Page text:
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North Carolina Arts Council

by Marianne B. Hayworth, 2006

North Carolina Arts Council logo.Governor Terry Sanford created the North Carolina Arts Council in 1964 to survey the status and needs of the arts and to advance the interests of the arts in the state. The Arts Council became a state agency in 1967 and is now a division of the Department of Cultural Resources, providing technical assistance and more than 1,300 grants each year to artists and nonprofit organizations throughout the state. By the early 2000s, North Carolina had a network of more than 100 local arts councils, more than 2,000 arts organizations operating in the state, and over 34,000 artists in all disciplines.

The Arts Council is governed by a 24-member board appointed by the governor to serve three-year terms. The board includes members from urban and rural areas across the state and from diverse racial, economic, and cultural backgrounds. Members set policy for the council and serve on panels that recommend grant awards. They also work with community organizations to help them expand and develop, targeting rural areas, urban organizations in communities with limited resources, and established organizations going through transition. Through their programs, the Arts Council gives grants, organizational assistance, and guidance to the groups and individuals that make up North Carolina's arts community. The Arts Council also recognizes North Carolina's eminent folk artists through the Folk Heritage Awards, given to a wide range of artists throughout the state.

Report on the Arts Council covering 1999-2007. Image from the North Carolina Arts Council.In 1977 the General Assembly initiated the Grassroots Arts Program, the first such program in the country, to fund local arts initiatives on a per capita basis and allow decision making for the spending of the funds to remain at the local level. The money is administered by the Arts Council, matched at least dollar for dollar by local funds and used for projects in schools, community colleges, and libraries as well as other programs selected by local community groups. A Visiting Artist Program was introduced in 1971-72 as a joint project with the North Carolina Department of Community Colleges, with artists becoming active participants in community colleges, technical institutes, and the community itself.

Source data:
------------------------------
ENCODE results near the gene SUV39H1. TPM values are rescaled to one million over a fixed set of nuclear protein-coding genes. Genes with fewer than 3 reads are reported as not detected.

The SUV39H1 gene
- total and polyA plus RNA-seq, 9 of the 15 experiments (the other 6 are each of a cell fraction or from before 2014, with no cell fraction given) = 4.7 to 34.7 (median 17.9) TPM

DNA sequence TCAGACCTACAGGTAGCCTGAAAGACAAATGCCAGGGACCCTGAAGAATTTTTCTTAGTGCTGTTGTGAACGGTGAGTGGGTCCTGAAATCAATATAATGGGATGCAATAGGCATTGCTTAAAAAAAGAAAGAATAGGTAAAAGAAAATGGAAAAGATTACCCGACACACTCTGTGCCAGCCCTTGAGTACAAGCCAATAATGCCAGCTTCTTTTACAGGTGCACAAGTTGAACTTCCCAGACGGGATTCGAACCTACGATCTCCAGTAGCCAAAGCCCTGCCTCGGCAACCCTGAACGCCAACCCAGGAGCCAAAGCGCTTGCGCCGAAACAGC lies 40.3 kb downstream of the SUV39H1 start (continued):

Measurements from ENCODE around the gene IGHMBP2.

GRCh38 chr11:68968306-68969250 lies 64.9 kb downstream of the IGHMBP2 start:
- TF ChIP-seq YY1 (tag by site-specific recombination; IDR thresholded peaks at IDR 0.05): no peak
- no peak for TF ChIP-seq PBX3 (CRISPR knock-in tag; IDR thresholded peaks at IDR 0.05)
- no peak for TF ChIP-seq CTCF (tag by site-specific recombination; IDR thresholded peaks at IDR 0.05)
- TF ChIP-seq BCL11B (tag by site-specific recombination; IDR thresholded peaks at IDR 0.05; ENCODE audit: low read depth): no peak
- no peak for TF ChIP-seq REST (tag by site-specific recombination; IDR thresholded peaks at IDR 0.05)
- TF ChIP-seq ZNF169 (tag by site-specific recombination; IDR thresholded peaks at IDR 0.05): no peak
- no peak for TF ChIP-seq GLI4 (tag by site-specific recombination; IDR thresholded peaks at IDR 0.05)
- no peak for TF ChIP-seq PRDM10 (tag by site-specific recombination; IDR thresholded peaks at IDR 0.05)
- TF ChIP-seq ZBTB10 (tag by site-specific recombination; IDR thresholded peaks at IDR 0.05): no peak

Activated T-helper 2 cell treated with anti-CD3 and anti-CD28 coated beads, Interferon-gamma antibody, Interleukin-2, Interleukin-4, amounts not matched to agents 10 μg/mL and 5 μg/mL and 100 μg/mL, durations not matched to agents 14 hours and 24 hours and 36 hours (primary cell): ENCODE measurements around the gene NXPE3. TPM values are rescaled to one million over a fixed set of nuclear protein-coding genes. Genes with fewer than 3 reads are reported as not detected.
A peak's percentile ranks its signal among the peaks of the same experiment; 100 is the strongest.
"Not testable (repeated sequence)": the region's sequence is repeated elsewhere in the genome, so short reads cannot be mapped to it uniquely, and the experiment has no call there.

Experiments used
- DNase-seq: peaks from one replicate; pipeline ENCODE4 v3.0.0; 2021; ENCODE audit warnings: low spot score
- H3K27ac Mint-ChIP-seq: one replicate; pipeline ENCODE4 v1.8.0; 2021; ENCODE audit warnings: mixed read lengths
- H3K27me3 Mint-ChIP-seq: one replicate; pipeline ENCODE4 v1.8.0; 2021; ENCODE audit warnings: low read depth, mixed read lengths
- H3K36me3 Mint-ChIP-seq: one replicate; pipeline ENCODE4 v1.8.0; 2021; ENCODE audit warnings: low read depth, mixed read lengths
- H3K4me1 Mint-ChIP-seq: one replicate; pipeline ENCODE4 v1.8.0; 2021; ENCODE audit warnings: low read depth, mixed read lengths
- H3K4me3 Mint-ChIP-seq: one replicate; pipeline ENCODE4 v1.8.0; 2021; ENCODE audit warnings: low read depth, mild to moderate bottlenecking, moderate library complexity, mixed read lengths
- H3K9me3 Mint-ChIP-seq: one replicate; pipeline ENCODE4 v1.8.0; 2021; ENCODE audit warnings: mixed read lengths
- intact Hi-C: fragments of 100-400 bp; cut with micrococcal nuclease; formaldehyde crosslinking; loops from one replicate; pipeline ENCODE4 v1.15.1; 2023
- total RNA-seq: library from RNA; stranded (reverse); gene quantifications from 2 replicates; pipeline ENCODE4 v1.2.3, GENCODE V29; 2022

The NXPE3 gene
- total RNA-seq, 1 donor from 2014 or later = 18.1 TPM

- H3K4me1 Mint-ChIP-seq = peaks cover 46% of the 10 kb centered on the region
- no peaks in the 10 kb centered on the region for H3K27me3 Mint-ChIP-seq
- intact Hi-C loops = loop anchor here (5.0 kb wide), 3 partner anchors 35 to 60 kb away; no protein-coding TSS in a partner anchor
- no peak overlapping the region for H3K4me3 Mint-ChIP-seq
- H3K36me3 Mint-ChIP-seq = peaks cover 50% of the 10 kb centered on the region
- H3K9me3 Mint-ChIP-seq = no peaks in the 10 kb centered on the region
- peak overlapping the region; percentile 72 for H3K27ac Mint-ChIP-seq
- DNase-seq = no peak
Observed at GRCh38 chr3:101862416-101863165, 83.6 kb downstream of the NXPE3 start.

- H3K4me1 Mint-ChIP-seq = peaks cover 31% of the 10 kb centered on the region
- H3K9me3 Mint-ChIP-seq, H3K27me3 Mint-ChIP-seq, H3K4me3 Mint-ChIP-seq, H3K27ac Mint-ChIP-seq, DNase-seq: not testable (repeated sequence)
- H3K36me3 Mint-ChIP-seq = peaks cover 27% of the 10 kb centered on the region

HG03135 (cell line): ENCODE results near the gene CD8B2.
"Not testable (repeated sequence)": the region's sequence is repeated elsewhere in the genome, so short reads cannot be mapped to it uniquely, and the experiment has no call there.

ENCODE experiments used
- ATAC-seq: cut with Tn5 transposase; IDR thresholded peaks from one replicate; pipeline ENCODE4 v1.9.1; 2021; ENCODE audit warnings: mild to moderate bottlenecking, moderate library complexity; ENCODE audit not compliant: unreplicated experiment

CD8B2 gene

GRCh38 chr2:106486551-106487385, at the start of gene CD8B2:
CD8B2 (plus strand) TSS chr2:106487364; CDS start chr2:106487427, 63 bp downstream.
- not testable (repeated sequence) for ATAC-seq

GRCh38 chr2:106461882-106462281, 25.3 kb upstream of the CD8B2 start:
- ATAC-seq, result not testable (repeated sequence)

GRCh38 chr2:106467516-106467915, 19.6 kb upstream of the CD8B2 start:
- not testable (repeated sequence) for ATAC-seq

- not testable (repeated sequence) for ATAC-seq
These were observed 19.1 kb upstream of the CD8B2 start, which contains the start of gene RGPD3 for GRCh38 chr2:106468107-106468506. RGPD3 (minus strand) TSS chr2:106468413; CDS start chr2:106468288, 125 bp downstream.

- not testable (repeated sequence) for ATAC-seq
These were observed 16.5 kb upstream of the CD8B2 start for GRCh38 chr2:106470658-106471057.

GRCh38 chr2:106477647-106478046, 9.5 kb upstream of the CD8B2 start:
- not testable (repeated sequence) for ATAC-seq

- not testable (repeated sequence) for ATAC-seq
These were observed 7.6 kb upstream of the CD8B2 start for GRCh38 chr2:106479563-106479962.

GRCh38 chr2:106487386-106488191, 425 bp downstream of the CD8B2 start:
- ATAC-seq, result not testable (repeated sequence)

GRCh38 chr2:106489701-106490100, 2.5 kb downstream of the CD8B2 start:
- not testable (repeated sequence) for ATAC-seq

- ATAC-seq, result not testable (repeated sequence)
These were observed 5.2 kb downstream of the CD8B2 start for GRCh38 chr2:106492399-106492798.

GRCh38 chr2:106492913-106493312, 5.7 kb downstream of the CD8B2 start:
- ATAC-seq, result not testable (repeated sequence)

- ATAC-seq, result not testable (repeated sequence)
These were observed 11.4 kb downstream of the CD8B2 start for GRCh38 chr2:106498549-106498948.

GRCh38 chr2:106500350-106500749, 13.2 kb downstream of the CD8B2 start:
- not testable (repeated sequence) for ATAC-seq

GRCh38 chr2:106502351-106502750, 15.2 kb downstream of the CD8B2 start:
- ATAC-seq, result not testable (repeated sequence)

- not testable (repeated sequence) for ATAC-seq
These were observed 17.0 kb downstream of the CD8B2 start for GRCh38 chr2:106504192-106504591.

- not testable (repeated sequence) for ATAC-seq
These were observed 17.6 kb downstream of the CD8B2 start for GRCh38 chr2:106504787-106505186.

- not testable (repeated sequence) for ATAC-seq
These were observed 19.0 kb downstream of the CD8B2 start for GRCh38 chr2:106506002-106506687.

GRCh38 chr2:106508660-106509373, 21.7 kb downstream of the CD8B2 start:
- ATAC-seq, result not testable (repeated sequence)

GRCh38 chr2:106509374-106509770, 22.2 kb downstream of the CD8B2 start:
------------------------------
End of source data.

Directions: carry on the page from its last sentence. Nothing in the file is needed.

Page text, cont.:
The Arts Council also established the Artists-in-Schools Program in 1971-72. While the Visiting Artists Program provided residencies at community colleges, the Artists-inSchools Program sent artists in all disciplines into the public schools in grades K-12 to teach, perform, and encourage creative expression in students during their formative years. The council was also instrumental in funding two arts-based curriculum experiments at Sunset Park Elementary School in Wilmington and Southport Elementary in Southport. The success of these programs and others has led to the development of North Carolina's A+ Schools, public elementary and secondary schools that have agreed to integrate arts with core curriculum instruction.

The General Assembly ratified legislation providing funds for commissioned artworks for installation in state buildings in 1982. From 1989 to 1995, the General Assembly designated 0.5 percent of any new or renovated state building's construction costs for artwork. Each of the artworks was selected through an open process involving users of the agency, design and arts professionals, and other citizens. Selection criteria included artistic excellence and relevance to the use, history, or character of the site, as well as safety and maintenance considerations. The Arts Council currently administers the 63-piece collection. While the Artworks for State Buildings Program no longer exists, public art sponsored by cities, counties, and private corporations can be found in parks, office buildings, and municipal facilities around the state.

The North Carolina Arts Council works closely with North Carolina's network of local arts councils across the state. The Arts Council of Winston-Salem/Forsyth County, established in 1949, is one of the oldest such organizations in the country.

Update from NCpedia Staff: 

In 2008, the Heritage Award program was suspended due to budget cuts.

Additional Resources:

North Carolina Arts Council website:  http://www.ncarts.org (accessed November 19, 2012).

North Carolina Arts Council on YouTube: http://www.youtube.com/user/NCArts (accessed November 19, 2012).

North Carolina Arts Council. North Carolina Arts Council strategic plan, 2009-2013. Raleigh, [N.C.]: Systel Business Equipment. May 2010. http://digital.ncdcr.gov/u?/p249901coll22,193323 (accessed November 19, 2012).

Image Credits:

"logo.gif." North Carolina Arts Council. http://www.ncarts.org/elements/header-footer-images/logo.gif (accessed November 19, 2012).

Weaver, Ardath, editor. Turning to a New Century: The Arts Through Four Bienniums: 1999-2007. North Carolina Arts Council. 2008. 

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Copyright notice

This article is from the Encyclopedia of North Carolina edited by William S. Powell. Copyright © 2006 by the University of North Carolina Press. Used by permission of the publisher. For personal use and not for further distribution. Please submit permission requests for other use directly to the publisher.

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